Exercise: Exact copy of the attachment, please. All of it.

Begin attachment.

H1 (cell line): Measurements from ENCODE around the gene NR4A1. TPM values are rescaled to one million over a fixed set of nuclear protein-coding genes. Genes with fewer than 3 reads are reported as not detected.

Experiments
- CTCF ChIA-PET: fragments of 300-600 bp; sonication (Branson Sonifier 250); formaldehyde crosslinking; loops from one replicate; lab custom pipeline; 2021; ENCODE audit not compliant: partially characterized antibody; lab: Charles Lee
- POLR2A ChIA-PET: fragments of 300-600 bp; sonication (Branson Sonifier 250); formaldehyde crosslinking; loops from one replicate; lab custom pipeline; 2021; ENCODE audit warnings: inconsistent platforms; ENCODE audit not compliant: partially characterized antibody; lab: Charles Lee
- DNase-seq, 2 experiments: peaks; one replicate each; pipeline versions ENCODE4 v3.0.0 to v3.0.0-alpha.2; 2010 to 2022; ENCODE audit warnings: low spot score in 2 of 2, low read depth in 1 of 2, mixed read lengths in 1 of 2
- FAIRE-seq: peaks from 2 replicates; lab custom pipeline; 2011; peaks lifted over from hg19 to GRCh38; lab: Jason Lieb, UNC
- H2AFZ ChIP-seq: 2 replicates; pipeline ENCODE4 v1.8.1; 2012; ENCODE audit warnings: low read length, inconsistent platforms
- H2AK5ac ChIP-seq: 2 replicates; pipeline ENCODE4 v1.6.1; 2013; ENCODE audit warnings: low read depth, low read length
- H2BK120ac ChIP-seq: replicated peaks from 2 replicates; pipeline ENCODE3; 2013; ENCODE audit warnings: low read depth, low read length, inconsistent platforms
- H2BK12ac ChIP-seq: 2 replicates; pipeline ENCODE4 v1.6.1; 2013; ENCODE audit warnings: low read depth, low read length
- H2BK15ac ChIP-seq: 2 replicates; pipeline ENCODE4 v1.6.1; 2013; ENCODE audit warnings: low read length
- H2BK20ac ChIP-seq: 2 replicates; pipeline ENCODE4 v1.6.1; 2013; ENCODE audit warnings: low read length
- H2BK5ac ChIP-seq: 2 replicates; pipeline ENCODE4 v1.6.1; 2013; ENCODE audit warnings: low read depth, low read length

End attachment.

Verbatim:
H1 (cell line): Measurements from ENCODE around the gene NR4A1. TPM values are rescaled to one million over a fixed set of nuclear protein-coding genes. Genes with fewer than 3 reads are reported as not detected.

Experiments
- CTCF ChIA-PET: fragments of 300-600 bp; sonication (Branson Sonifier 250); formaldehyde crosslinking; loops from one replicate; lab custom pipeline; 2021; ENCODE audit not compliant: partially characterized antibody; lab: Charles Lee
- POLR2A ChIA-PET: fragments of 300-600 bp; sonication (Branson Sonifier 250); formaldehyde crosslinking; loops from one replicate; lab custom pipeline; 2021; ENCODE audit warnings: inconsistent platforms; ENCODE audit not compliant: partially characterized antibody; lab: Charles Lee
- DNase-seq, 2 experiments: peaks; one replicate each; pipeline versions ENCODE4 v3.0.0 to v3.0.0-alpha.2; 2010 to 2022; ENCODE audit warnings: low spot score in 2 of 2, low read depth in 1 of 2, mixed read lengths in 1 of 2
- FAIRE-seq: peaks from 2 replicates; lab custom pipeline; 2011; peaks lifted over from hg19 to GRCh38; lab: Jason Lieb, UNC
- H2AFZ ChIP-seq: 2 replicates; pipeline ENCODE4 v1.8.1; 2012; ENCODE audit warnings: low read length, inconsistent platforms
- H2AK5ac ChIP-seq: 2 replicates; pipeline ENCODE4 v1.6.1; 2013; ENCODE audit warnings: low read depth, low read length
- H2BK120ac ChIP-seq: replicated peaks from 2 replicates; pipeline ENCODE3; 2013; ENCODE audit warnings: low read depth, low read length, inconsistent platforms
- H2BK12ac ChIP-seq: 2 replicates; pipeline ENCODE4 v1.6.1; 2013; ENCODE audit warnings: low read depth, low read length
- H2BK15ac ChIP-seq: 2 replicates; pipeline ENCODE4 v1.6.1; 2013; ENCODE audit warnings: low read length
- H2BK20ac ChIP-seq: 2 replicates; pipeline ENCODE4 v1.6.1; 2013; ENCODE audit warnings: low read length
- H2BK5ac ChIP-seq: 2 replicates; pipeline ENCODE4 v1.6.1; 2013; ENCODE audit warnings: low read depth, low read length